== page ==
French President Emmanuel Macron has condemned anti-Semitic abuse directed at a prominent intellectual by a group of “yellow vest” protesters in Paris.
Police stepped in to protect the philosopher Alain Finkielkraut after he was bombarded with insults and anti-Jewish taunts in the French capital.
President Macron said it was an “absolute negation” of what made France great and would not be tolerated.
Tens of thousands took part in anti-government protests on Saturday.
Prosecutors have now opened an investigation into the incident, and France’s interior minister said on Sunday that a suspect alleged to be the “main perpetrator” had been identified by the authorities.
Police used tear gas to control crowds as the so-called “yellow vest” (gilets jaunes) demonstrators took to the streets for the 14th consecutive weekend across the country. About 5,000 turned out in Paris, officials said.
Officers in Paris intervened to form a barrier after a group of individuals involved in the march confronted Mr Finkielkraut and started verbally insulting him.
The 69-year-old Jewish academic told Le Parisien newspaper that he heard people shouting “dirty Zionist” and “throw yourself in the canal” .
He told newspaper Journal du Dimanche he felt an “absolute hate” directed at him, and would have been afraid for his safety if the police were not there, although he stressed that not all of the protesters were aggressive.
Mr Finkielkraut, the son of Polish immigrants, has previously expressed sympathy for the protesters, but also voiced criticism of the movement.
He said that President Macron had spoken with him by telephone on Saturday to offer his support.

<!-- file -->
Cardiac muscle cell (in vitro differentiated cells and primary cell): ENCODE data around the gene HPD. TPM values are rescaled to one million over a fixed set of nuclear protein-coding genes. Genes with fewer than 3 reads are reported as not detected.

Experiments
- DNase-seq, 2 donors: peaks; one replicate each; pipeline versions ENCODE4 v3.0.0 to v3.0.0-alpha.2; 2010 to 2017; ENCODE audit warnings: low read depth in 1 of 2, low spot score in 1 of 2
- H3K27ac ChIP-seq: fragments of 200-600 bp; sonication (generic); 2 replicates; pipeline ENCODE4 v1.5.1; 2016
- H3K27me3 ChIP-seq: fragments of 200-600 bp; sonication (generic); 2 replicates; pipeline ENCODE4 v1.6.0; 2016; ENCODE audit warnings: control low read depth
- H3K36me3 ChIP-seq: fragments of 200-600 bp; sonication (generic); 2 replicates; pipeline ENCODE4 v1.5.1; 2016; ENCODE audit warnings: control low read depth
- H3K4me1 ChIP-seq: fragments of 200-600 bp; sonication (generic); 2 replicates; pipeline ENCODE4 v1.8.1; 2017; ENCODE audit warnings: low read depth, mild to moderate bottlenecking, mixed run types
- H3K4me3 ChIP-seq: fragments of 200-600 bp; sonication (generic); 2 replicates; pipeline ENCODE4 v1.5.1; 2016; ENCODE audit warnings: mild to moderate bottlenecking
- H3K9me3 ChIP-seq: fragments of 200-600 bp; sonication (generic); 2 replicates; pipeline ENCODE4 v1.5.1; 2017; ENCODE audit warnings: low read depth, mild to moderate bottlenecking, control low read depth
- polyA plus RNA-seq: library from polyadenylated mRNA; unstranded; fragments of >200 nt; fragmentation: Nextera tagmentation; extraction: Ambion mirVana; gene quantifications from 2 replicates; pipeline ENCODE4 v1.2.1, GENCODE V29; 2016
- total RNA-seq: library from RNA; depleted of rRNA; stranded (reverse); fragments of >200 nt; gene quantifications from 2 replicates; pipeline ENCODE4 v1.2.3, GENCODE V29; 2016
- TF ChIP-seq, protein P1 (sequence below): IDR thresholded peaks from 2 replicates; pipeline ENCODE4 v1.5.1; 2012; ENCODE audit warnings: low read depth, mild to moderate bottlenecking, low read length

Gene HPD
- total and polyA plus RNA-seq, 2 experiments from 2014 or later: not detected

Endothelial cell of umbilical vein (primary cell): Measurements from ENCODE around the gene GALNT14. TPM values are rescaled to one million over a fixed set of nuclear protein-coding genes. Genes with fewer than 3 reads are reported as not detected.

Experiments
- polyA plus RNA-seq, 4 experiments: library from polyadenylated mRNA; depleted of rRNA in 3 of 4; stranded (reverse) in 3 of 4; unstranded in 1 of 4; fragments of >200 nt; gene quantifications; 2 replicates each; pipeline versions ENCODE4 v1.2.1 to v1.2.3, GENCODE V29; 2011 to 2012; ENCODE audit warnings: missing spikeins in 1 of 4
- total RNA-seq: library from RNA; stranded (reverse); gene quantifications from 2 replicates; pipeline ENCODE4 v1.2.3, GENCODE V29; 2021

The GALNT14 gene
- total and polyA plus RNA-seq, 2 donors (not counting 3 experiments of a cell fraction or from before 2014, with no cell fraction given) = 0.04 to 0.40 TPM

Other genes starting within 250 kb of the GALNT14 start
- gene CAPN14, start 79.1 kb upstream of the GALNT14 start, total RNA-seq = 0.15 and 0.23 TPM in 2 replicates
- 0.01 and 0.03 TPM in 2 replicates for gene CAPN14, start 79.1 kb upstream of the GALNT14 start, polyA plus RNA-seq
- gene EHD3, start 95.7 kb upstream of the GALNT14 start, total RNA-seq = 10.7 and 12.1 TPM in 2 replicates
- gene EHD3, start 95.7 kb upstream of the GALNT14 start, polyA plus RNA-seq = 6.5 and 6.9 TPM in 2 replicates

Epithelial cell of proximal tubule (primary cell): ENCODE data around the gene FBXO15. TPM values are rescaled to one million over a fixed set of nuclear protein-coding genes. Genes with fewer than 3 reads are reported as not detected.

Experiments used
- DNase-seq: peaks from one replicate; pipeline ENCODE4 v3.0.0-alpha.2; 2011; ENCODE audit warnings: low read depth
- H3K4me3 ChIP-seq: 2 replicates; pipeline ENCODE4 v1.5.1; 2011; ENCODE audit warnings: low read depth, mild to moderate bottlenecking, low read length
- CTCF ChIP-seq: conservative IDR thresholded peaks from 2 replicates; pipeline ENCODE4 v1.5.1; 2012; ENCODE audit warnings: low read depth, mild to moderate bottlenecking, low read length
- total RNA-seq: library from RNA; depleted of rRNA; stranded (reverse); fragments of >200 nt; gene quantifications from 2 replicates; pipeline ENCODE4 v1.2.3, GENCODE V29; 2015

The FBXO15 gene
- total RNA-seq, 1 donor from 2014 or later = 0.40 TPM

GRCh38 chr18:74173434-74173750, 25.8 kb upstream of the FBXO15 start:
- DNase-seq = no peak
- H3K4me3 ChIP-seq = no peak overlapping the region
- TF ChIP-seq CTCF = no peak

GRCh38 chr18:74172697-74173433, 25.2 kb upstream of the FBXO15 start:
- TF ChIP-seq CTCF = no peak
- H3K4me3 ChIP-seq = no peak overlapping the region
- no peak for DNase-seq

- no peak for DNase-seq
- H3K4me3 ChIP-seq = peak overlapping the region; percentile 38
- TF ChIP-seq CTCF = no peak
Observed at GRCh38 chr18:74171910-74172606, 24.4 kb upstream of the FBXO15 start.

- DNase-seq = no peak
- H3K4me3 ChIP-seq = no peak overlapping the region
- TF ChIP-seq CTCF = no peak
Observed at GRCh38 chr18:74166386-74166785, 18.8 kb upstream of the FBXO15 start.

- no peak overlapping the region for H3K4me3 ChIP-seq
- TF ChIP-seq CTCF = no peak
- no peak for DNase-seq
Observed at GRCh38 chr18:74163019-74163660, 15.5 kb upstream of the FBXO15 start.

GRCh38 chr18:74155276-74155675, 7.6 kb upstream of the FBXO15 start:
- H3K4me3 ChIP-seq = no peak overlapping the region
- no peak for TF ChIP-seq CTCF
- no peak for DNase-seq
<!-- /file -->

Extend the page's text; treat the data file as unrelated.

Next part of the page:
The incident comes after Interior Minister Christophe Castaner warned that anti-Semitism was “spreading like poison” in the country, with a series of anti-Jewish incidents reported in central Paris last weekend.
These included post boxes featuring a holocaust survivor’s portrait being vandalised with swastikas.
Jewish groups have also been warning of a rise in the far-right promoting anti-Semitism and hatred of other minorities across Europe.
Crime data from Germany released last week revealed that anti-Semitic offences had increased by 10% over the last year – including a 60% rise in physical attacks.
The protests began in mid-November over fuel taxes.
They have since broadened into a revolt against President Macron, and a political class seen as out of touch with common people.
The protests have often turned violent, causing damage – including to some of Paris’ most famous monuments.
Critics have also accused the police of using disproportionate force.
The number of protesters taking to French streets has been gradually falling – but tens of thousands are still turning out weekly to demonstrate across France.
France’s interior ministry said a total of 41,500 people took part in protests across the country on Saturday, including some 5,000 people in Paris, although the organisers of the march said many more attended.
“We are 15,000 [in Paris], that means the movement is increasing,” demonstrator Jerome Rodrigues told AFP news agency.